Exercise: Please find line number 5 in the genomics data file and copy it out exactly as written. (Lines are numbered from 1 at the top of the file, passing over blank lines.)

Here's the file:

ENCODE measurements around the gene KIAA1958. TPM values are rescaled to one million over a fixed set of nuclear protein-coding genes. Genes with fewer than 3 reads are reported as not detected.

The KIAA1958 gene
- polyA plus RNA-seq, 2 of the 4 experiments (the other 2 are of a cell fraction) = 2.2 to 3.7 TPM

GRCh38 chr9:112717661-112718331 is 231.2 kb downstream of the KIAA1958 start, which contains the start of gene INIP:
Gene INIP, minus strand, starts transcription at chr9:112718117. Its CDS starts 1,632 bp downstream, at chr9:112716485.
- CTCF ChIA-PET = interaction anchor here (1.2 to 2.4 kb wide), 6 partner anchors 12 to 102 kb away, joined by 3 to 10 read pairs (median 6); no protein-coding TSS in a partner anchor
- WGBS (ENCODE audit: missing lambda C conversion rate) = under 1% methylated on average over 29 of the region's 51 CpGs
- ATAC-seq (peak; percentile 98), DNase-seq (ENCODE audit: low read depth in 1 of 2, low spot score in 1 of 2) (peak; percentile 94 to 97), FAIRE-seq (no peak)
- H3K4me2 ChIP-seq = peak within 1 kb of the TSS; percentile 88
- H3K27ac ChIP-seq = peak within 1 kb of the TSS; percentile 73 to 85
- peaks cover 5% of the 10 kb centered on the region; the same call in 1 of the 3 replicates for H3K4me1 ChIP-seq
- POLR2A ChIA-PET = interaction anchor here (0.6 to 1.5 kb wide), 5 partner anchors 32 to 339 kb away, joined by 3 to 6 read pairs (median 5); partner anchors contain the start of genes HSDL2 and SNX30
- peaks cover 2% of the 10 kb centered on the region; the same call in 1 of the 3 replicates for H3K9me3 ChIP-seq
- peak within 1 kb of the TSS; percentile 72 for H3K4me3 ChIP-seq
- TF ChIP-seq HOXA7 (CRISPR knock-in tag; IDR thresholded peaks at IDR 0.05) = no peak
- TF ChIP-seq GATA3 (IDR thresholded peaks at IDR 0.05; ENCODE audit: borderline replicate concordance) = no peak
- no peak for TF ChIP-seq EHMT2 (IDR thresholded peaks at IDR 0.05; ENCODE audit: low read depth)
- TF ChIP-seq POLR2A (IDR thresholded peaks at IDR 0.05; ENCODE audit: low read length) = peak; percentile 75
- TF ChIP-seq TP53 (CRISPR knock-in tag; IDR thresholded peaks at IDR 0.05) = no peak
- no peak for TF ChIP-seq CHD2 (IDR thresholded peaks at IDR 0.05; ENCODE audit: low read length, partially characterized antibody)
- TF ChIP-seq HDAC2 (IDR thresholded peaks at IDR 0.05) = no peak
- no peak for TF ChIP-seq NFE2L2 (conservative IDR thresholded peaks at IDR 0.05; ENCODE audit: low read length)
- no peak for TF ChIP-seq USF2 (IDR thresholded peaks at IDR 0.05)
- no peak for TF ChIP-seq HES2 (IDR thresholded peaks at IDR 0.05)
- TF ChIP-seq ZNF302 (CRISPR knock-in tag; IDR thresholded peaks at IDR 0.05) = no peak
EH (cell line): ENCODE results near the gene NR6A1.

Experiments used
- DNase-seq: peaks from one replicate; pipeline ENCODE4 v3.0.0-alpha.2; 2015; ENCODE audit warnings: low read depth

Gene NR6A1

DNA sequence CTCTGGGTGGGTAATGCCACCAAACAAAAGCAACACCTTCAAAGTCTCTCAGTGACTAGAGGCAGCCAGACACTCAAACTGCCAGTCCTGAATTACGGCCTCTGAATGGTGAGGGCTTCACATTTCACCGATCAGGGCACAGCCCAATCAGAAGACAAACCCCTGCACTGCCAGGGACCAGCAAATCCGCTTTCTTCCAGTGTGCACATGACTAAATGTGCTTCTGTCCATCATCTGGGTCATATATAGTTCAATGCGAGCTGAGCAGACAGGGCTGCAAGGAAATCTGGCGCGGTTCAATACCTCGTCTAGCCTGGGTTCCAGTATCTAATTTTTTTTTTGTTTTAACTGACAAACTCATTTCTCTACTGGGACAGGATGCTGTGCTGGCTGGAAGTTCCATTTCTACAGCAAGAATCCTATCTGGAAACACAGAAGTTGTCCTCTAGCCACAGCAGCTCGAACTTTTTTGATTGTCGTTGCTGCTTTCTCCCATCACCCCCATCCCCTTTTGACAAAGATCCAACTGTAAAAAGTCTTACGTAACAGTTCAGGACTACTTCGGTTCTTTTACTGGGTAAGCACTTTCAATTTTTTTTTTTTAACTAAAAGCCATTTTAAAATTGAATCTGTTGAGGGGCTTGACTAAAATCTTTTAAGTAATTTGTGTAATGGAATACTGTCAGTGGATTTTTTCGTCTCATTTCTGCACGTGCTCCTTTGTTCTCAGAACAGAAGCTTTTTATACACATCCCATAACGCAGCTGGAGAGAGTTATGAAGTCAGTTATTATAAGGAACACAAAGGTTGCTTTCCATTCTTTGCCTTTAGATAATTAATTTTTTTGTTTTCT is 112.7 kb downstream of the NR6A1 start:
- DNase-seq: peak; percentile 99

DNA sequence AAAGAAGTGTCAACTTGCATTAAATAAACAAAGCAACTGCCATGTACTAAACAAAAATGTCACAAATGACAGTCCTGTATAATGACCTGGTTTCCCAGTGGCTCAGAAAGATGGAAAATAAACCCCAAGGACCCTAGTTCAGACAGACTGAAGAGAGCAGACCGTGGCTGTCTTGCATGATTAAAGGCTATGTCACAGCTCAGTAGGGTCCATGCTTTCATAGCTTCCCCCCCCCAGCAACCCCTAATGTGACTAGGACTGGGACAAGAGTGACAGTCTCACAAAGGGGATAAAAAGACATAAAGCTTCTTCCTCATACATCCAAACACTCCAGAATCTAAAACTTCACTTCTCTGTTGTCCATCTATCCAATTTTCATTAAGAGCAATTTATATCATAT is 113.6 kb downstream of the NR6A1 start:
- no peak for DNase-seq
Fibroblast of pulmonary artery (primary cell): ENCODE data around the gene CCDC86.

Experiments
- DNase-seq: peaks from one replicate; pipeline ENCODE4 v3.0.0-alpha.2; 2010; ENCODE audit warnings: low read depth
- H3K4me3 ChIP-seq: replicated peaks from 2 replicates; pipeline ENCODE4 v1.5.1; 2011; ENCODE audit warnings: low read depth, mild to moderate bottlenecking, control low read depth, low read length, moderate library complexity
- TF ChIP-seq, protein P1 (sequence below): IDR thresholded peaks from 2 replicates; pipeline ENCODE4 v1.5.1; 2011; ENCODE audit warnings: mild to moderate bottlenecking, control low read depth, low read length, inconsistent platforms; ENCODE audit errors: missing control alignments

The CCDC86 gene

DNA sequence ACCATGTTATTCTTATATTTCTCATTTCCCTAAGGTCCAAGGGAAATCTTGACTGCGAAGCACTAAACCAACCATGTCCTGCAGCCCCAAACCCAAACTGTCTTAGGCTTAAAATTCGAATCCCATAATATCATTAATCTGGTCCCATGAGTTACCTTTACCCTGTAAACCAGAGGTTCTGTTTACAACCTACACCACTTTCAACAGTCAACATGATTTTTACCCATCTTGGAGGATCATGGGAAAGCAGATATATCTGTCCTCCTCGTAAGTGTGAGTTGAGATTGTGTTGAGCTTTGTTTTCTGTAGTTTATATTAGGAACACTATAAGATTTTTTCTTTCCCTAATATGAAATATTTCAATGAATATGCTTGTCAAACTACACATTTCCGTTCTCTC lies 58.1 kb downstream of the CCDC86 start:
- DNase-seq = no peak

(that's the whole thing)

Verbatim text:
Gene INIP, minus strand, starts transcription at chr9:112718117. Its CDS starts 1,632 bp downstream, at chr9:112716485.